Nvidia’s latest automotive computer has processing speed of 254 trillion operations per second


Chipmaker Nvidia showcased a high-performance automotive computer designed to advance processing of in-vehicle entertainment and automated driving functions.

The technology was unveiled Tuesday at the company’s GTC event in San Jose, Calif. Analysts say the computer is designed to keep Nvidia ahead of rival Intel and its Mobileye automotive chip subsidiary.

Nvidia’s latest tech, called Drive Thor, can control automated driving, driver-assist systems, infotainment, digital instrument clusters, occupant-monitoring and more from a single computer. This permits multiple vehicle functions on a single system-on-chip instead of spreading them across several electronic control units, lowering costs and streamlining development.

Drive Thor follows other Nvidia tech advances that debuted this year, including a graphics processing unit called Hopper and a central processing unit called Grace.

“What they’ve done with Thor is taken Grace and Hopper and put those onto a single SOC along next-generation technology they haven’t detailed yet,” said Sam Abuelsamid, an analyst at Guidehouse Insights.

Drive Thor has a processing speed of 254 trillion operations per second, compared with 176 for Mobileye‘s most recent IQ Ultra automotive computer, Abuelsamid said. Qualcomm hasn’t yet announced the processing speed of its latest Snapdragon Digital Chassis.

“I expect Qualcomm will be announcing something fairly soon, and Snapdragon Digital Chassis is getting its first production application this year,” Abuelsamid said.

As automakers shift toward more centralized vehicle architectures, they’ll rely on all-in-one systems such as those from Nvidia, Mobileye and Qualcomm.

“Automakers can also run multiple operating systems simultaneously on a single chip,” Abuelsamid said, allowing carmakers to choose different operating systems for functions such as infotainment and driver-assist.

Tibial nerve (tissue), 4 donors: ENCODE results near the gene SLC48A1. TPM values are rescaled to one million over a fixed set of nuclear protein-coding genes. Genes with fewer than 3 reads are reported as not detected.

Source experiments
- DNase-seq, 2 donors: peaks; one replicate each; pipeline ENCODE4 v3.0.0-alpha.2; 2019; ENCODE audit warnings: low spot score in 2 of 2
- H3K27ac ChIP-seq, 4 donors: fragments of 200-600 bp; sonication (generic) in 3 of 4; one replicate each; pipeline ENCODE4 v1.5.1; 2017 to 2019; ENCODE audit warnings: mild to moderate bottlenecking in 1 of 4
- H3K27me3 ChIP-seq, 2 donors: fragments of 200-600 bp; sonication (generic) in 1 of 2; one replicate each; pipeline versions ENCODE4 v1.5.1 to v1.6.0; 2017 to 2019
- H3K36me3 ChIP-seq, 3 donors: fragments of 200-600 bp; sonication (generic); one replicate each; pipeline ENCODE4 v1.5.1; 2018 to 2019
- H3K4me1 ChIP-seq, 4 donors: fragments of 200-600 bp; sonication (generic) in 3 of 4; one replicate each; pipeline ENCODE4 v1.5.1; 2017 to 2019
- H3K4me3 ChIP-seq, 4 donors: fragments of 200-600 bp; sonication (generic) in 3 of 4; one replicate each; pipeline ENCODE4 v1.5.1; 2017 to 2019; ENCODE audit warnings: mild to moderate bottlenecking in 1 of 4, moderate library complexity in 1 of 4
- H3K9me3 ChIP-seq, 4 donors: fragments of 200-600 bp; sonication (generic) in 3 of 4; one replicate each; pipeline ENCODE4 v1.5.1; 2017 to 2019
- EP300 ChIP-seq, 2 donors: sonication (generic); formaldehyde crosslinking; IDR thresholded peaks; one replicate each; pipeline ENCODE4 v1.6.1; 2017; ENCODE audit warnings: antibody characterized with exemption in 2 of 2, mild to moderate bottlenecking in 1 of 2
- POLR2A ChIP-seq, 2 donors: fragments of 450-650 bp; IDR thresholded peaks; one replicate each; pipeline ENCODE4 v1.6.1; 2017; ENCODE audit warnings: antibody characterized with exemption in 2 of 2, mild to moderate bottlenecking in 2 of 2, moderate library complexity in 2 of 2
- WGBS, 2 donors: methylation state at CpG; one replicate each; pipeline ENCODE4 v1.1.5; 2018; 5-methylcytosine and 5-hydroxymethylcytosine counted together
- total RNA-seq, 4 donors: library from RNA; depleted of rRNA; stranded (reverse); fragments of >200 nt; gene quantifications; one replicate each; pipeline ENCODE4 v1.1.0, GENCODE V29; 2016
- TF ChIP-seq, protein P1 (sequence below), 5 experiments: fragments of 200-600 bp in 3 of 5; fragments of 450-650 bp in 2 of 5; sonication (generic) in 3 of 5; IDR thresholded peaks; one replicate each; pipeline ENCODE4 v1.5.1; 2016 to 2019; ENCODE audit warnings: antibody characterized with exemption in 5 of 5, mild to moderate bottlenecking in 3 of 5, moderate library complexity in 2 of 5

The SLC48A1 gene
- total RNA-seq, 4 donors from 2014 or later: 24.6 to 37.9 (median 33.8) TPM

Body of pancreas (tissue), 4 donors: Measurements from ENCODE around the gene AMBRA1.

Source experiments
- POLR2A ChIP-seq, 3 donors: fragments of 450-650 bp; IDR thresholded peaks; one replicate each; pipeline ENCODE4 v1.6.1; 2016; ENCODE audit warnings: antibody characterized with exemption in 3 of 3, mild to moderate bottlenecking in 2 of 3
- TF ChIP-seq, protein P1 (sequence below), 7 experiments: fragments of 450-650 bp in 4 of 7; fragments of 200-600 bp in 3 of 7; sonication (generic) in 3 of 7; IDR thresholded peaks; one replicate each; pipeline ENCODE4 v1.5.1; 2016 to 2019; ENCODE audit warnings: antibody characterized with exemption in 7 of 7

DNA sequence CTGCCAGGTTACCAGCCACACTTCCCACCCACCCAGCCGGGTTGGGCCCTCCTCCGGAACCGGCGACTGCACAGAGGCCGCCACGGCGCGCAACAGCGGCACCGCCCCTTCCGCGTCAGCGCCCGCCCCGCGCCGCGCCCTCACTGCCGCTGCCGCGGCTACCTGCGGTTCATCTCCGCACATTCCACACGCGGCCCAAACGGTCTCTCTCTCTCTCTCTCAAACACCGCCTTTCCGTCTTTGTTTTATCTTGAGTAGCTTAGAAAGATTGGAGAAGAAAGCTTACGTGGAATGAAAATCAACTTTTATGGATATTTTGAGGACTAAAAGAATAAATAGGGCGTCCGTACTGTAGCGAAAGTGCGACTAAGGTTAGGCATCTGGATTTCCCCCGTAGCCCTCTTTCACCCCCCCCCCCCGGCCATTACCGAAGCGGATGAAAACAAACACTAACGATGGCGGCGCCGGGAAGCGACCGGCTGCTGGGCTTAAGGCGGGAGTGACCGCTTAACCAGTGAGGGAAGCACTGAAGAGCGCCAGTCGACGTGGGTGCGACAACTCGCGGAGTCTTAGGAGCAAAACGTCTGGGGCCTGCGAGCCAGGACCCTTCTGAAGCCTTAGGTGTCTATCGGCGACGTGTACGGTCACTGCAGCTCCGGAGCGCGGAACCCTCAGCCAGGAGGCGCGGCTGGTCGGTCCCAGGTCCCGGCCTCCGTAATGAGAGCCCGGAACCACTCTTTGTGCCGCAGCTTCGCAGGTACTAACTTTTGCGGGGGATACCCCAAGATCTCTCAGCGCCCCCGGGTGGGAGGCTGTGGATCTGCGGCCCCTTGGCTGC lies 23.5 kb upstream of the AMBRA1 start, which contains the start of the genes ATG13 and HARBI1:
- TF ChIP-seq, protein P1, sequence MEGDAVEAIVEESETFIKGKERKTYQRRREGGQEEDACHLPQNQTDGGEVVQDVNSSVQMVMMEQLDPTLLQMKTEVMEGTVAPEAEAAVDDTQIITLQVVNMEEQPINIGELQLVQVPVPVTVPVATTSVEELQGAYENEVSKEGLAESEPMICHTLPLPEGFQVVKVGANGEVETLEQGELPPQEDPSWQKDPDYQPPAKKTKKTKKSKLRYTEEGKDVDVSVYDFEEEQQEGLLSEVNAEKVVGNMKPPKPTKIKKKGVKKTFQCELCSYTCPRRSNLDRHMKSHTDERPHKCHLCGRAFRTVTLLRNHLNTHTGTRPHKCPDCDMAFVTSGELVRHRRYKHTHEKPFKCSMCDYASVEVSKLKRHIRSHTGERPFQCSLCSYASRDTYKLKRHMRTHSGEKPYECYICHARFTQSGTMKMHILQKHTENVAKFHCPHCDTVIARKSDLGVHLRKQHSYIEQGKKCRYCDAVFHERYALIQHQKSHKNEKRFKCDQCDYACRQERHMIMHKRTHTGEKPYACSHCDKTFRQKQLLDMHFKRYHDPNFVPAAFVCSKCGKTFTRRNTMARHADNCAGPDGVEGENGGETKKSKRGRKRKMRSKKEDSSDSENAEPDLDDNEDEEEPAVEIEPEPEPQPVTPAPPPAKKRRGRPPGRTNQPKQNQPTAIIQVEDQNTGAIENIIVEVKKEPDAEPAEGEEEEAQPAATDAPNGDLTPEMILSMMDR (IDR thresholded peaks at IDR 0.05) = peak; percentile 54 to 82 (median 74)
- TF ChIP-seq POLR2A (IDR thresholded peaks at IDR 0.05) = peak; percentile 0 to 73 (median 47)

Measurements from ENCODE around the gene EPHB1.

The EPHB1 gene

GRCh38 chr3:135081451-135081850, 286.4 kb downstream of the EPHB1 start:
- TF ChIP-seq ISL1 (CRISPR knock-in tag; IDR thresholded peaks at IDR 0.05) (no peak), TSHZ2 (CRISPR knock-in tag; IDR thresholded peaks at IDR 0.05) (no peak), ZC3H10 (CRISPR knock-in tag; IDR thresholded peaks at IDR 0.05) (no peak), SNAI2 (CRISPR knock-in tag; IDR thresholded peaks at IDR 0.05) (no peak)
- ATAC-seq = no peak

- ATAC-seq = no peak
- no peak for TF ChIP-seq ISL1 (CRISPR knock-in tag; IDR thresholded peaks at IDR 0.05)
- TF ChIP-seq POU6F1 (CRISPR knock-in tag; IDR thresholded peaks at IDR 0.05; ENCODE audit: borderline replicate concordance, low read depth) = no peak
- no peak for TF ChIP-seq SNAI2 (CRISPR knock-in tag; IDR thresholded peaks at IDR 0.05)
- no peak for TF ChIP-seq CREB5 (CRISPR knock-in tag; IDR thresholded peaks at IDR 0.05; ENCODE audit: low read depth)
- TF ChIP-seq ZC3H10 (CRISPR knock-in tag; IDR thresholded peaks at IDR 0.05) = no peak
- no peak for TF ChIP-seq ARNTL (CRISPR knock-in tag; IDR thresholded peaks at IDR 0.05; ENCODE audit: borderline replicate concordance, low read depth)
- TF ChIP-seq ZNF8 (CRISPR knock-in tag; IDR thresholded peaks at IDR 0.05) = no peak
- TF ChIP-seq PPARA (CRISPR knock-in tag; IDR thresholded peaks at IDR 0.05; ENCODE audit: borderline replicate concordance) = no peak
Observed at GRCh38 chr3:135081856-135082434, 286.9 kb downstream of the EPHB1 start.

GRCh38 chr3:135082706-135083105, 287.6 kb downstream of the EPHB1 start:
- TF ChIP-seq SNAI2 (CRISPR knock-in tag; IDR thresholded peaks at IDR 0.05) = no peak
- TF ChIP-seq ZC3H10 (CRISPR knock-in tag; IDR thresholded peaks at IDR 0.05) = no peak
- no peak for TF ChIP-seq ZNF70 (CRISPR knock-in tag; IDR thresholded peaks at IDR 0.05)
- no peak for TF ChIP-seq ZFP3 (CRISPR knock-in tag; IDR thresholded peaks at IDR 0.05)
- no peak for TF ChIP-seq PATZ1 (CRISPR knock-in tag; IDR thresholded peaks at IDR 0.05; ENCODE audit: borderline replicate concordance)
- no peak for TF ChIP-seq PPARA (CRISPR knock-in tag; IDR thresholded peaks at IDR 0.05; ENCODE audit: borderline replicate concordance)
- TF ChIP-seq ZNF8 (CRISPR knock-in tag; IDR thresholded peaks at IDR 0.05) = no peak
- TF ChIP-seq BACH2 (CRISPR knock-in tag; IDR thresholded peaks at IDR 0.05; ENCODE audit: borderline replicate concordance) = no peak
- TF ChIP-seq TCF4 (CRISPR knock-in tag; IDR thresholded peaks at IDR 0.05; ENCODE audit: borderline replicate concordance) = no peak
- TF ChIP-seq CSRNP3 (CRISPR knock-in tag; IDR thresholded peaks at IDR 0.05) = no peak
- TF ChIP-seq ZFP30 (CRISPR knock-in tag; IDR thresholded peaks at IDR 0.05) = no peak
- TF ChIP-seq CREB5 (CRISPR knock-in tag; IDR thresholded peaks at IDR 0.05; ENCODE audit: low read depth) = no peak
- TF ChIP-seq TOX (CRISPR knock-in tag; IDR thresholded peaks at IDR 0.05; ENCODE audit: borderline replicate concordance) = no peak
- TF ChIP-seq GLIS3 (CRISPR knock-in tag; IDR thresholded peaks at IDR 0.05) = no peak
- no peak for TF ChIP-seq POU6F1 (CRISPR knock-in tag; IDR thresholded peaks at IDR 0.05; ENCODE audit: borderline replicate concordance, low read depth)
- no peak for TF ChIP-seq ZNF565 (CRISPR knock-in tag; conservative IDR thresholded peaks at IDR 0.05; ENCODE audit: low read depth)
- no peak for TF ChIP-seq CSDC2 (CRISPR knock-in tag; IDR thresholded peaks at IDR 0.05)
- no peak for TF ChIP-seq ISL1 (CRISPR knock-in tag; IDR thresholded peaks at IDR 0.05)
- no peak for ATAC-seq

Thor is compatible with automotive operating systems such as QNX, Linux and Android and can run multiple operating systems and apps simultaneously.

“Automakers can take advantage of our scalable architecture to transition their current development efforts to Drive Thor once it’s ready,” said Danny Shapiro, Nvidia’s vice president of automotive.

Production of the Thor computer has started, Nvidia said. Chinese automakers Zeekr and Xpeng have committed to incorporating Thor into 2025 model year vehicles.

Thor supports video game-quality graphics for infotainment and driver-assist features and allows for over-the-air updates, Shapiro said.

“Thor is a testament to the excitement we’re seeing among mobility providers for our cost-effective, simplified central-compute architecture,” he said.

But there are still some significant unknowns, Abuelsamid said.

“They haven’t yet talked about power consumption,” he said. “And we don’t yet know what it will cost.”

Mobileye’s IQ Ultra platform will consume less than 100 watts of power, Abuelsamid said. The total system cost will be less than $1,000, he said.

“We don’t know how Thor is going to compare with that, and that could still be a challenge,” Abuelsamid said.

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